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Would you complain to vet

(12 Posts)
Children2 Sun 14-Mar-21 14:08:50

We had to have our elderly Golden Retriever castrated 10 days ago on the vets advice.The procedure went well but then the problems started. The vet very new I think told my husband no need for a head bucket despite them saying keep it on in the discharge lettter, as he could not reach the wound so she did not provide the head bucket they say they discharge you with. 2 days later it was looking angry and we took him back to vets who said it was infected from him licking it.It has got really bad we have had numerous visits back lots of antibiotics.I said to the vet not very happy about all this.The bills are climbing very high now.
What would your reaction be am I being unreasonable, the poor dog hates us having to clean him 3 times a day.

TrendyNannie6 Sun 14-Mar-21 14:18:15

Aww poor dog, well yes I would certainly be asking lots of questions, I don’t know whether you are in the U.K., I presume the head bucket you are referring to is what we call a cone, ( collar) you are certainly not being unreasonable, if you had a discharge letter stating it should have been kept on, I would have contacted the vets asking about it as soon as I left after reading it, it’s been years since our dogs have been castrated so I’m not sure whether dogs still have them fitted, but as the wound is now infected due to licking , yes we would certainly be making a complaint

Charleygirl5 Sun 14-Mar-21 15:35:18

I would ask to see the head vet because I do not think you should be paying for all of the drugs the poor dog is having to take. It would appear you were given the wrong advice and you should not be paying for somebody else's mistake.

Gwyneth Sun 14-Mar-21 15:38:35

Why were you advised to have your dog castrated if he was elderly?

Children2 Sun 14-Mar-21 15:48:01

They were concerned he might have a tumour, but then said once it was dealt with and sent away of course we do not know if it is malignant 10 percent are we will have to monitor him.We would not have gone down this route if we knew that is what they would say.We have always been told not to do it unless he was having an operation for another problem, we listened to what they said and now are in this mess.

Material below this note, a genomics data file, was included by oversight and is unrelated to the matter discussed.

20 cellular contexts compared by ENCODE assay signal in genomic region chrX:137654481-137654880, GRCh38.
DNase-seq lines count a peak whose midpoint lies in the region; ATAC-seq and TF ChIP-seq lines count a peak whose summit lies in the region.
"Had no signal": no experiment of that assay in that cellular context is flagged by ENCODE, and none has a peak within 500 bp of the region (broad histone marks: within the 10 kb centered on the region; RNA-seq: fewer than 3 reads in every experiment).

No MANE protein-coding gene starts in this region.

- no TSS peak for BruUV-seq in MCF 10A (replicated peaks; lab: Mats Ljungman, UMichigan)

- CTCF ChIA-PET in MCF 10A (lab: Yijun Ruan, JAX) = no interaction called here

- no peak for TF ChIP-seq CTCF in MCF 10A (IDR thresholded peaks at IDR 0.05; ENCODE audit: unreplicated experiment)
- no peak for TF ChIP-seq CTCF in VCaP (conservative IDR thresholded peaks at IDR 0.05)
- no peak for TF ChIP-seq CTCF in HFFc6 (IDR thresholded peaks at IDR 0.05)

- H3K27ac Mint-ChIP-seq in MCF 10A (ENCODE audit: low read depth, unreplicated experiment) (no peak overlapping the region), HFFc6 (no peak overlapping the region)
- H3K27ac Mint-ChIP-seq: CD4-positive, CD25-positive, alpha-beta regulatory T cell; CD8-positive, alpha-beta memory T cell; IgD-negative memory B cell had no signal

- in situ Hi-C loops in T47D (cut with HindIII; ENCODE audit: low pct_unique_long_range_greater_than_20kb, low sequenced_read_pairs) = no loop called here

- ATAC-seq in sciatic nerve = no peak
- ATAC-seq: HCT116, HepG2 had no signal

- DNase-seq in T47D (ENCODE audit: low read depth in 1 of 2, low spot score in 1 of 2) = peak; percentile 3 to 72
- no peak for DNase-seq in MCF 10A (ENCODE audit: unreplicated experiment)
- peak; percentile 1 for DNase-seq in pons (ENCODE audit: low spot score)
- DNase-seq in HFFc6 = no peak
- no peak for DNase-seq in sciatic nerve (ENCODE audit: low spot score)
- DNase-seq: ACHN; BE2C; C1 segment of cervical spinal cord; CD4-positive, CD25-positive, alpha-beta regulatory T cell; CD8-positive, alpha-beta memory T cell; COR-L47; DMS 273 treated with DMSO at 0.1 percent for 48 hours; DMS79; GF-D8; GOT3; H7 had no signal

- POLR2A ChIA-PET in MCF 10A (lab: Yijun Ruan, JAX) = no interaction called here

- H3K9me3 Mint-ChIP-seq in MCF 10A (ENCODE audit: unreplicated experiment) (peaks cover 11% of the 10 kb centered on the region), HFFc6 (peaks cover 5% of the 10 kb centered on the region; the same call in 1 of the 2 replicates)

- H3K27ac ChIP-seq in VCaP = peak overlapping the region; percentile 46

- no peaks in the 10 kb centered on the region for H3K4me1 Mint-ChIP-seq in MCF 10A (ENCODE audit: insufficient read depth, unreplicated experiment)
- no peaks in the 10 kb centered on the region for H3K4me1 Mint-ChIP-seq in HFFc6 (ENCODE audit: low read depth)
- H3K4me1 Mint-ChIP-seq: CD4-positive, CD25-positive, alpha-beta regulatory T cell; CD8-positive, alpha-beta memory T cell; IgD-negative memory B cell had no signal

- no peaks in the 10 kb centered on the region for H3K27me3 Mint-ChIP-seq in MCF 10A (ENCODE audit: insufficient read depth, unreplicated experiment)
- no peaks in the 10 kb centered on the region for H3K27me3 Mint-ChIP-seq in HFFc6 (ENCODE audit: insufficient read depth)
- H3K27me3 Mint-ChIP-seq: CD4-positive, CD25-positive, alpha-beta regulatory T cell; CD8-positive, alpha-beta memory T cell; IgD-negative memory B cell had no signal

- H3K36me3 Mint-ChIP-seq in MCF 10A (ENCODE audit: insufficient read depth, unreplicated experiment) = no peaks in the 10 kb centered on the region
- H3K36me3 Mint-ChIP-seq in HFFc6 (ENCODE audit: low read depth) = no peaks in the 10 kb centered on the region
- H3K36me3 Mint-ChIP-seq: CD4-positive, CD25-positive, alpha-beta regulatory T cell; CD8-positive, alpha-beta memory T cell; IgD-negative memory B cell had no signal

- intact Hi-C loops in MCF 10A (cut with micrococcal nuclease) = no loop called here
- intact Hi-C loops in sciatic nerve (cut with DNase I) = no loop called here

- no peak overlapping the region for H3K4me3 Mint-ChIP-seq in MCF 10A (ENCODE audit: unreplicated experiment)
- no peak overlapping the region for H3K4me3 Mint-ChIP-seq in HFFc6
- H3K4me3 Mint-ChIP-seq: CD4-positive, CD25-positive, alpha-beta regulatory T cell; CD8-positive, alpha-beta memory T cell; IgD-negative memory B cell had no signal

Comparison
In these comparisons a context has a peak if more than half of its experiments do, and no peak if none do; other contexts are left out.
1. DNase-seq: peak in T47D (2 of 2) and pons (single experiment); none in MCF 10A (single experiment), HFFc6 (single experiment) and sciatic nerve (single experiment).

Oopsadaisy1 Sun 14-Mar-21 16:56:40

You should have told them that you needed the cone, very few dogs would be able to resist licking a wound.
If he had refused to let you have one then you would have cause for complaint, as it is I’m afraid you should have pointed out that you knew your dog better than the new Vet, especially as the letter also said that your dog should have a cone.

Gwyneth Sun 14-Mar-21 18:56:25

I hope your dog gets well soon children2 I know how upsetting and costly it can be.

Nonogran Sun 14-Mar-21 19:02:27

An open minded discussion with the Practice Manager might be in order. Go to it with an idea of what you'd like the outcome to be rather than leave it to the practice to offer a suggestion. I'm sure they'll understand your perspective & will surely want to retain your good will? Word of mouth travels fast so I hope you can reach an amicable resolution. Meanwhile, I hope your dear doggy gets well soon.

NanaandGrampy Sun 14-Mar-21 21:47:55

Our Cavalier had an op on his neck last week which in normal circumstances would have needed a cone but as the site is on his neck he is wearing a full body suit .

I don’t know why you weren’t given a cone but equally wasn’t it obvious he would need one? Why would they say he couldn’t reach the wound when a dog can lick virtually every part of its body?

I think they are 75% at fault but you are 25% . They should have said and you should have asked.

Having said that if it was me I would be looking to get them to cover the additional costs of their failure .

MayBee70 Sun 14-Mar-21 23:00:13

It’s very difficult to go against any advice given to you. imo the practice are at fault and the practice manager needs to know that you were advised against your dog wearing a cone collar. If you’ve never had a dog castrated before you will depend on the advice given to you. I assume people still aren’t allowed inside the building which makes it even more difficult to have a proper consultation.

grandtanteJE65 Mon 15-Mar-21 12:36:08

Certainly complain to the senior partner in the practice.
A substantial reduction in the bills would be in order, as if the dog had been properly treated, you would not be faced with them.

As far as I know, no tumours whether in animals or humans can be examined to determine whether they are cancerous or not unless they are removed, so I do not think you can quibble at the advice to remove a tumour, even if it involved castration.

I hope you get a satisfactory response to your complaint.

Children2 Tue 16-Mar-21 15:45:03

Update re dog. The vet did another swab and has come back with the name for his bacteria. It is in the envoirement so could have picked it up anywhere, still least they know what to treat it with and their profits going up daily! Still concerned re the collar etc but hopefully dog on the mend. The poor thing has been through so much it is very sad.